Bug Tracker

Opened 8 years ago

Closed 7 years ago

#11082 closed bug (wontfix)

jQuery.support object now incorrect/incomplete until jQuery.ready fires

Reported by: ppan235@… Owned by:
Priority: low Milestone: None
Component: support Version: 1.7.1
Keywords: Cc:
Blocked by: Blocking:

Description

Summary

Two recent changes (links below) mean that the jQuery support object is now incorrect/incomplete until jQuery.ready fires. This means jQuery functions incorrectly before this point. The behaviour change is a regression: 1.7.0 doesn't do this; 1.7.1 does. Test case is below.

Cause

Various tests that probe the browser environment and update jQuery.support accordingly are now being run inside a function passed to jQuery.ready.

https://github.com/jquery/jquery/commit/93750cee36f0b2edc1afd2dad64d9306865a39b9 https://github.com/jquery/jquery/commit/9bea2167c434d5b97643f53da16b04927dc02a7d

Search for "jQuery(function() {".

Problem

A race condition now exists for client code that loads jquery and then uses it immediately, without explicitly waiting for jQuery.ready to fire. If jQuery.ready/browser-probes run first, the client code sees the complete/correct jQuery.support object. If the client code runs first, it sees the incomplete/correct version. This means that jQuery functions incorrectly at this point.

I've seen this problem as I'm loading jQuery into an already loaded page (using a bookmarklet), and then calling jQuery immediately. My client code isn't inside its own jQuery.ready, as I've seen problems in the past with the "ready" event not firing on an already loaded page.

Solution

I "fixed" the problem on Mac Firefox 8.0.1 by making all the browser probes for jQuery.support run inline, rather than at jQuery.ready. I just commented out the two uses of "jQuery(function() {". However, this doesn't seem like a long-term fix.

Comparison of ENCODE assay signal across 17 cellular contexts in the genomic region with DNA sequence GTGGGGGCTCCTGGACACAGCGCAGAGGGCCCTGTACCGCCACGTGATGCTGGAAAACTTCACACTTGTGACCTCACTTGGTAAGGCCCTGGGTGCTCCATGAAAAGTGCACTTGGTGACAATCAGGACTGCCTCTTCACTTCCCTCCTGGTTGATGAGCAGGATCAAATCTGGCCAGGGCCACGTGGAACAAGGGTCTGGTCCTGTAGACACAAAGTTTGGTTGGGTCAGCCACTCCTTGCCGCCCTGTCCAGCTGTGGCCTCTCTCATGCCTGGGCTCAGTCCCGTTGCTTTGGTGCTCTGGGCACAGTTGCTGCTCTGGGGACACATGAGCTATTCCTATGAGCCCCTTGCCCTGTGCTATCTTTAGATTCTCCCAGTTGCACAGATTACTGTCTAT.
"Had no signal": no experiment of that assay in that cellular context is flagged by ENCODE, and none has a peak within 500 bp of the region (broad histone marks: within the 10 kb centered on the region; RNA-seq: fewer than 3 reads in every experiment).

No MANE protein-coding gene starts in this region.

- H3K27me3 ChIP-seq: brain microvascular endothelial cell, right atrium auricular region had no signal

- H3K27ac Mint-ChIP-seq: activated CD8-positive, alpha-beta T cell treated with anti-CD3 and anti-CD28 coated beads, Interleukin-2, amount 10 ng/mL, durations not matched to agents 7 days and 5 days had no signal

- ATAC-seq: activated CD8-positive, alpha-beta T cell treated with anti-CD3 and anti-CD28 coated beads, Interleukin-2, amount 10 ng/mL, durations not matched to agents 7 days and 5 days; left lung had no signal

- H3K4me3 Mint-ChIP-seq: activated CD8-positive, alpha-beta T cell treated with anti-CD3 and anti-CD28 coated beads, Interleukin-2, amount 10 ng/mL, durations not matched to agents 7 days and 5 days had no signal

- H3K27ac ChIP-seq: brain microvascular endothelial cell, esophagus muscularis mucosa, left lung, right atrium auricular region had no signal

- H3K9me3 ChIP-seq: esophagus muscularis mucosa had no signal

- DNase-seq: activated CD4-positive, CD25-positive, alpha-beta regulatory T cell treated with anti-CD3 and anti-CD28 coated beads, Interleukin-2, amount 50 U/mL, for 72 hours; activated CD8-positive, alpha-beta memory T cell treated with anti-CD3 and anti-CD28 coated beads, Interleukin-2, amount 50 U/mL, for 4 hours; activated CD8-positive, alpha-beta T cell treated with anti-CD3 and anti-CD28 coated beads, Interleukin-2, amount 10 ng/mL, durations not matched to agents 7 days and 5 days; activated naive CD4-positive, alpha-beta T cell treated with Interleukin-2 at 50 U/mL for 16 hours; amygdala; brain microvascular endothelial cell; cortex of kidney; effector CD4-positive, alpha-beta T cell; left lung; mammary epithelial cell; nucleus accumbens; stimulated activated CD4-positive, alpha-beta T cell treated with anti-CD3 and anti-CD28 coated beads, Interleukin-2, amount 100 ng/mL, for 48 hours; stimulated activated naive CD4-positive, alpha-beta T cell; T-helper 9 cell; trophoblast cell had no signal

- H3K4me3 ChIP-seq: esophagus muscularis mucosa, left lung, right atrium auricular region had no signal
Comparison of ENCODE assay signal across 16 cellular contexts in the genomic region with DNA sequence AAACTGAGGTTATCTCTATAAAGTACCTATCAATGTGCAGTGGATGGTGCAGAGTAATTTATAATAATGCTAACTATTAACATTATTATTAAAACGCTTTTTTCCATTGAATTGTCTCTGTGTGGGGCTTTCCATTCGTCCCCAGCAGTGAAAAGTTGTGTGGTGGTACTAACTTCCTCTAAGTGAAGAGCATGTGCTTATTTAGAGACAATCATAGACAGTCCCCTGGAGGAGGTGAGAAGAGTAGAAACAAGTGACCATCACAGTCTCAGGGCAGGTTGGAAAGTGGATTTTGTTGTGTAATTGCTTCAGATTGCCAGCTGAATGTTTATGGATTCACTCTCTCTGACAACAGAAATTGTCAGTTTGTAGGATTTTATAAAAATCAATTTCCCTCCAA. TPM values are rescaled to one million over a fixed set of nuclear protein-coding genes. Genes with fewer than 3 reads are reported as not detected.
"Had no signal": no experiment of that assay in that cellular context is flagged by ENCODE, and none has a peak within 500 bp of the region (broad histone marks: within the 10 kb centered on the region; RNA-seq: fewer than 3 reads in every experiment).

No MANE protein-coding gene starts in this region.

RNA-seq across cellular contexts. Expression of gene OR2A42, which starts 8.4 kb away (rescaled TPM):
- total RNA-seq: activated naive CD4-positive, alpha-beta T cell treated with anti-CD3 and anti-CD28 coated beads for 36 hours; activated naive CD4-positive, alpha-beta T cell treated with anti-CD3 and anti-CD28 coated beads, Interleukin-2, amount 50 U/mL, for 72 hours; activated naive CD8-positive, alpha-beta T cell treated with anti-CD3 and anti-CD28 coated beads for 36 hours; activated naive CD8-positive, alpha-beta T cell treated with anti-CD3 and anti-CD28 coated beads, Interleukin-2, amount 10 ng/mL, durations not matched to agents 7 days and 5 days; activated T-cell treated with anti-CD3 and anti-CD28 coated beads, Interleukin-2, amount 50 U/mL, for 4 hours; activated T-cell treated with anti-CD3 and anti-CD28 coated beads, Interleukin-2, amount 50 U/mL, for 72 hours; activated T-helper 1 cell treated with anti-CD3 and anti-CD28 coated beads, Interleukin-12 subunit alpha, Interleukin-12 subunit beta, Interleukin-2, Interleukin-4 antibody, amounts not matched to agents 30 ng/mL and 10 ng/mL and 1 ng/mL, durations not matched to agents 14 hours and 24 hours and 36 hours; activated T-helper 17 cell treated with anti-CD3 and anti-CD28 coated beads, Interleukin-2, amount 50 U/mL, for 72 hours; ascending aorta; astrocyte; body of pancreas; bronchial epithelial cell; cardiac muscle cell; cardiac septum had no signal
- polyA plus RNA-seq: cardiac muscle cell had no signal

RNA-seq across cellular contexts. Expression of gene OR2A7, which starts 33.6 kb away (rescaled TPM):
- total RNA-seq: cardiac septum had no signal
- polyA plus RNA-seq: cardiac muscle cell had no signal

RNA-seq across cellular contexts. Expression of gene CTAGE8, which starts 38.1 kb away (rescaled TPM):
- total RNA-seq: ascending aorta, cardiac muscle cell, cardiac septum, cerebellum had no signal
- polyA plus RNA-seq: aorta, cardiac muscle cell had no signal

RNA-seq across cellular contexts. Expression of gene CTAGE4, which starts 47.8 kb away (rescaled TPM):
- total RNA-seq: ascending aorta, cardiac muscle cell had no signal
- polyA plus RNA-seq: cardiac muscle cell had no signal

Ideally, jQuery.support (and jQuery as a whole) should be fully initialized by the time jQuery loads. So all setup must run within the jquery load thread, not triggered by a later event. In the case of the browser probes for jQuery.support:

  • If the probes need a fully loaded DOM, is there some way of detecting this inline, rather than needing to wait for the jQuery.ready event to fire?
  • Or could a function passed to jQuery.ready be run inline immediately, if the DOM is already loaded?

Test case

Copy html code below into test file, then load and view console. Output shows support object is incorrect before jQuery.ready:

$.support.reliableHiddenOffsets before jQuery.ready: undefined
$.support.reliableHiddenOffsets after jQuery.ready: true
<!DOCTYPE HTML PUBLIC "-//W3C//DTD HTML 4.01 Transitional//EN" "http://www.w3.org/TR/html4/loose.dtd">
<html>
<body>
    <script type="text/javascript" src="http://code.jquery.com/jquery-1.7.1.js"></script>
    <script type="text/javascript">
        console.log("$.support.reliableHiddenOffsets before jQuery.ready: " + $.support.reliableHiddenOffsets);
        $(function() {
            console.log("$.support.reliableHiddenOffsets after jQuery.ready: " + $.support.reliableHiddenOffsets);
        })
    </script>
</body>
</html>

To see correct 1.7.0 behaviour, just load jquery-1.7.0.js instead. Output should be:

$.support.reliableHiddenOffsets before jQuery.ready: true
$.support.reliableHiddenOffsets after jQuery.ready: true

Tested on Mac Firefox 8.0.1 and Safari 5.1.2

Change History (3)